THE INNISFREE POETRY JOURNAL




   

 
Barbara J. Orton



HEY

It's me, she said, under your window howling.
I've crimped my hair for you. I'm wearing lipstick.

I've drunk hard liquor to make my eyes burn for you.
I'm sucking hard candy to make my mouth sweet.

I've brought you a bean cake, a red mouth full of stories.
That's my underwear hanging from your sill.

I've brought you my reasons, my hands full of ashes.
Give up your wife, give up your baby girl.


THE OFFERING

He holds it by the hair,
the calm young man, his body half in shadow
and half an improbable gold:

the monster's head turned away from him
toward you, as if to show what he's done.

The face, not so much brutish as weary--
dark heavy lids, shadows from eye to jaw,
and the wet glint of a bottom tooth

in the open mouth--gapes like an aging man
snoring in his chair.

He painted them three times,
boy and man, before and after
his own death sentence and exile:

in the last picture, he posed himself
for the severed head.

You can't help noticing that Goliath's face
is David's face, but older
by twenty years, the head of a father.

It makes you think of that other scene
Caravaggio painted, with the ram

and bland angel in shadow, and in harsh light--
picked out, bone-white and terrified--
Isaac's face pressed under his father's thumb.

Some say the word of Caravaggio's pardon
reached him before his death.

Some say it never did. Before he died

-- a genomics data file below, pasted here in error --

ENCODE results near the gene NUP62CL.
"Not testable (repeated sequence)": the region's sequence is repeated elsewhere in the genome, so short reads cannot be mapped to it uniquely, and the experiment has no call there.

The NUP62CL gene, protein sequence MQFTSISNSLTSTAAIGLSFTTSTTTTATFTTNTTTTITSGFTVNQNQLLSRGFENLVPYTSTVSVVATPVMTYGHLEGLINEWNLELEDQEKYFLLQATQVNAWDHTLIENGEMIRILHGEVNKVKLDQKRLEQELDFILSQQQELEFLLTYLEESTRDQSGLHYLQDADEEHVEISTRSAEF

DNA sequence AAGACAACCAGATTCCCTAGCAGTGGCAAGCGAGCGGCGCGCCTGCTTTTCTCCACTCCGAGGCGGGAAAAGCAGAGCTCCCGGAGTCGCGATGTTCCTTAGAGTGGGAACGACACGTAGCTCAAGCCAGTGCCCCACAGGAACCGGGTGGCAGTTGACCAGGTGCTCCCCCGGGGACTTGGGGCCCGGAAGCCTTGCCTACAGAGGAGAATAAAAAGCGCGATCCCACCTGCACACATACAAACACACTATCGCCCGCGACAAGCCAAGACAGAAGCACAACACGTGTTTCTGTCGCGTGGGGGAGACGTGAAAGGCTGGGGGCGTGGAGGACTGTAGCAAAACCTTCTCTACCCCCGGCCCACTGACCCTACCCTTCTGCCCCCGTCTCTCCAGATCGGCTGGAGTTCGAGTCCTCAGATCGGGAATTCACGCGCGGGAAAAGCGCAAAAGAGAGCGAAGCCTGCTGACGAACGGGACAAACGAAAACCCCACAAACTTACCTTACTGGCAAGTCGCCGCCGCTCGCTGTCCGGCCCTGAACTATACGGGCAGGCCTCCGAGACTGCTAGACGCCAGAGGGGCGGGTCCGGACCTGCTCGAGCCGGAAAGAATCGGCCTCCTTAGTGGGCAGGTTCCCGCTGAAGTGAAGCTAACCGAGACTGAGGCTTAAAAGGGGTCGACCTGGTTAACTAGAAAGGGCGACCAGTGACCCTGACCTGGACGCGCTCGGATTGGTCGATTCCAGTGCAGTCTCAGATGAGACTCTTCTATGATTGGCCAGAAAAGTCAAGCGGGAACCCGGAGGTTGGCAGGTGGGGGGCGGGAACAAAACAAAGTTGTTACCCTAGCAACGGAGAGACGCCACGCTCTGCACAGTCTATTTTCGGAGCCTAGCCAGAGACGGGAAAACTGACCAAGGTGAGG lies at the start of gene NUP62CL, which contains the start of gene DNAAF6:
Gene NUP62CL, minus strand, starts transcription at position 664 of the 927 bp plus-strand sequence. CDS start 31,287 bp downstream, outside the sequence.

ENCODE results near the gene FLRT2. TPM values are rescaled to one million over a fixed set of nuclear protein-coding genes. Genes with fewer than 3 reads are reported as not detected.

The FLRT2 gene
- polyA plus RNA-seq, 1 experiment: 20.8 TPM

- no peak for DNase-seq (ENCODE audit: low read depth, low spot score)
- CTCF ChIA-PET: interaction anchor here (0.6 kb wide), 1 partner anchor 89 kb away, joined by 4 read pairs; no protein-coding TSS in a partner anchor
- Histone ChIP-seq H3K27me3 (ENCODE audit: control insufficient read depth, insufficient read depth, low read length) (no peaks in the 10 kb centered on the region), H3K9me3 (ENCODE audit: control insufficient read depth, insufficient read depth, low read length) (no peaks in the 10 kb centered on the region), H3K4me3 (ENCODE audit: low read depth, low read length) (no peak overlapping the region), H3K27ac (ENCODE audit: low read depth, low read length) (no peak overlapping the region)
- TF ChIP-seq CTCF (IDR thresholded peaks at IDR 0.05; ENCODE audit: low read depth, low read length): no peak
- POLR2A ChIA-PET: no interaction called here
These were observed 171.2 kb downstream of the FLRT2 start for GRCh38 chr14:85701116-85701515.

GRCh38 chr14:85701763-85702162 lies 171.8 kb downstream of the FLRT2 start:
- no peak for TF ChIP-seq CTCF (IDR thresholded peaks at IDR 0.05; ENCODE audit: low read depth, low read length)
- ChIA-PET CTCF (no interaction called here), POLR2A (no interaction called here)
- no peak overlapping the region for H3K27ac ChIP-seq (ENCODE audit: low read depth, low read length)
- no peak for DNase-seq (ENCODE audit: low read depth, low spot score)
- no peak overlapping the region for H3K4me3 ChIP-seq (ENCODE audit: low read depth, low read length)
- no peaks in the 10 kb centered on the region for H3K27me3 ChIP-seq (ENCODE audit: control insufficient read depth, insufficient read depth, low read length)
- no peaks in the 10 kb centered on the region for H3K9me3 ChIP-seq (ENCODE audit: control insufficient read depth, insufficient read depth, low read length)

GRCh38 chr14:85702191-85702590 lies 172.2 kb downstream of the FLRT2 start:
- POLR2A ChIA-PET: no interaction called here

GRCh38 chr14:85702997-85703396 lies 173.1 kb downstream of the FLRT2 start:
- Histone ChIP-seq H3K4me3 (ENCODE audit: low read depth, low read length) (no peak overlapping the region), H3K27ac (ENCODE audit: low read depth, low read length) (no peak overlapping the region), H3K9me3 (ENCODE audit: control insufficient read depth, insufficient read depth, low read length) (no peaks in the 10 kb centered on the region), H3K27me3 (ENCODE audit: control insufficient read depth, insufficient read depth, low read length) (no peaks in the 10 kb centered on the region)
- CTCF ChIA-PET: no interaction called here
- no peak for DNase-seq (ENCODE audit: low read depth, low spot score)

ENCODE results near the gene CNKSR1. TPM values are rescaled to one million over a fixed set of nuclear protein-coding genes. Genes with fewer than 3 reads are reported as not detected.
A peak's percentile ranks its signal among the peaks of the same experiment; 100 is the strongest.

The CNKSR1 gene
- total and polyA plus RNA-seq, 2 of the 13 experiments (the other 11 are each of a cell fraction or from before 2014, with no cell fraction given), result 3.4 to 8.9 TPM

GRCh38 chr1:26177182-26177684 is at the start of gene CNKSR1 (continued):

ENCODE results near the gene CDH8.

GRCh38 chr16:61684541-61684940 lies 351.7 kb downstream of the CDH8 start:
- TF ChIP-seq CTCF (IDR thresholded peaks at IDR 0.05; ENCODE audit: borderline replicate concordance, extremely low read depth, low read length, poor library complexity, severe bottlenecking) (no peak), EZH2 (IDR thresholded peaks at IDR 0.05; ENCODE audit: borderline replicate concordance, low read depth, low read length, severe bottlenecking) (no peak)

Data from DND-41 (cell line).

"he wandered for two days screaming at the sun
and cursing a ship that only he could see."
 
Four hundred years and still you walk away thinking,
The knife is at his throat.


ALPHABET OF THE SLEEPLESS NIGHT

All the letters I wrote you
Ashes scattered where I'll never see

Broken plates in the kitchen
Bodies twined in your guest bed

Civility, a long painful friendship
Cancer

Dreams carrying me back to St. Louis
Decency: what I always forgot

Envying even her unhappiness
Entrails full of blood

Fire swallowing what's left
Fear, even now, of what you'd think

Ghosts dressed in flannel
Grinding my teeth

Hating her
How you stopped eating

I make a better mistress than a wife
If only I could sleep

Jealousy, too mild a word
Justice would hang someone

Kissing your throat
Kindness is no good: I want the truth

Light verse you wrote for me
Living too long

Meeting the grown children at your deathbed
Mostly I remember the sex

Nasty things to say at the funeral
Next to God, I liked you best

Orgasms, your hand inside me
--Oh, you said. Oh.

Paintings of Judith and Holofernes
Poems I couldn't publish until now

Quiet in the empty house
--Quick, before she gets home!

Reading Shakespeare out loud
Refusing chemotherapy

Savage: what I became
Sending e-mail even though I know you're dead

Trembling when I kissed you
Truth wasn't what I wanted, after all

Unbearable, remembering
Ugly things I said

Visiting the museum together
Vanished

Wandering the city looking for you
Waking to remember you're gone

X-rated phone calls
X-ray shadow

Your wife, always so polite
"You're neurotic, you're a shiksa...you're my type"

Zero, in the end








Barbara J. Orton
Barbara J. Orton's poems appear in three anthologies, The New Young American Poets, New Voices, and Under the Rock Umbrella. Her work also appears in a Web chapbook published by The Literary Review and in journals including Ploughshares, Pleiades, The Yale Review, 32 Poems, Slope, and The Innisfree Poetry Journal.




                                    

 

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Last Updated: Sep 16th, 2007 - 08:34:32

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